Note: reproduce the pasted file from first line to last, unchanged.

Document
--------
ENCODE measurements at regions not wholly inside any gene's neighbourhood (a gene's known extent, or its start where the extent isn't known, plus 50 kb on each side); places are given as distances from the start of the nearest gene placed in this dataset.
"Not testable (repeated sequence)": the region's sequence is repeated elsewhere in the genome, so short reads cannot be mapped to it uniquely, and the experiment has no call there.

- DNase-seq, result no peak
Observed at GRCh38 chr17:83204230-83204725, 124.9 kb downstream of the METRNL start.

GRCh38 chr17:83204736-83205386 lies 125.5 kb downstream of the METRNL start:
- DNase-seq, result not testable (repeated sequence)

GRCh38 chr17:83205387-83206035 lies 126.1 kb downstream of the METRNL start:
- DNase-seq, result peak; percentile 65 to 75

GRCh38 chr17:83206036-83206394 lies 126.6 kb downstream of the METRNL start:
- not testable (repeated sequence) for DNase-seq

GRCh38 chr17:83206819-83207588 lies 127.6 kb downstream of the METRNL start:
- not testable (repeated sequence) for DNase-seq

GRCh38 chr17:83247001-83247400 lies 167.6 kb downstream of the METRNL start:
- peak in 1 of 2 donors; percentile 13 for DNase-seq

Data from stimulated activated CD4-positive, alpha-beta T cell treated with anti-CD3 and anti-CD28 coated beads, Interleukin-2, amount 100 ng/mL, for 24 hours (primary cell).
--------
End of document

ENCODE measurements at regions not wholly inside any gene's neighbourhood (a gene's known extent, or its start where the extent isn't known, plus 50 kb on each side); places are given as distances from the start of the nearest gene placed in this dataset.
"Not testable (repeated sequence)": the region's sequence is repeated elsewhere in the genome, so short reads cannot be mapped to it uniquely, and the experiment has no call there.

- DNase-seq, result no peak
Observed at GRCh38 chr17:83204230-83204725, 124.9 kb downstream of the METRNL start.

GRCh38 chr17:83204736-83205386 lies 125.5 kb downstream of the METRNL start:
- DNase-seq, result not testable (repeated sequence)

GRCh38 chr17:83205387-83206035 lies 126.1 kb downstream of the METRNL start:
- DNase-seq, result peak; percentile 65 to 75

GRCh38 chr17:83206036-83206394 lies 126.6 kb downstream of the METRNL start:
- not testable (repeated sequence) for DNase-seq

GRCh38 chr17:83206819-83207588 lies 127.6 kb downstream of the METRNL start:
- not testable (repeated sequence) for DNase-seq

GRCh38 chr17:83247001-83247400 lies 167.6 kb downstream of the METRNL start:
- peak in 1 of 2 donors; percentile 13 for DNase-seq

Data from stimulated activated CD4-positive, alpha-beta T cell treated with anti-CD3 and anti-CD28 coated beads, Interleukin-2, amount 100 ng/mL, for 24 hours (primary cell).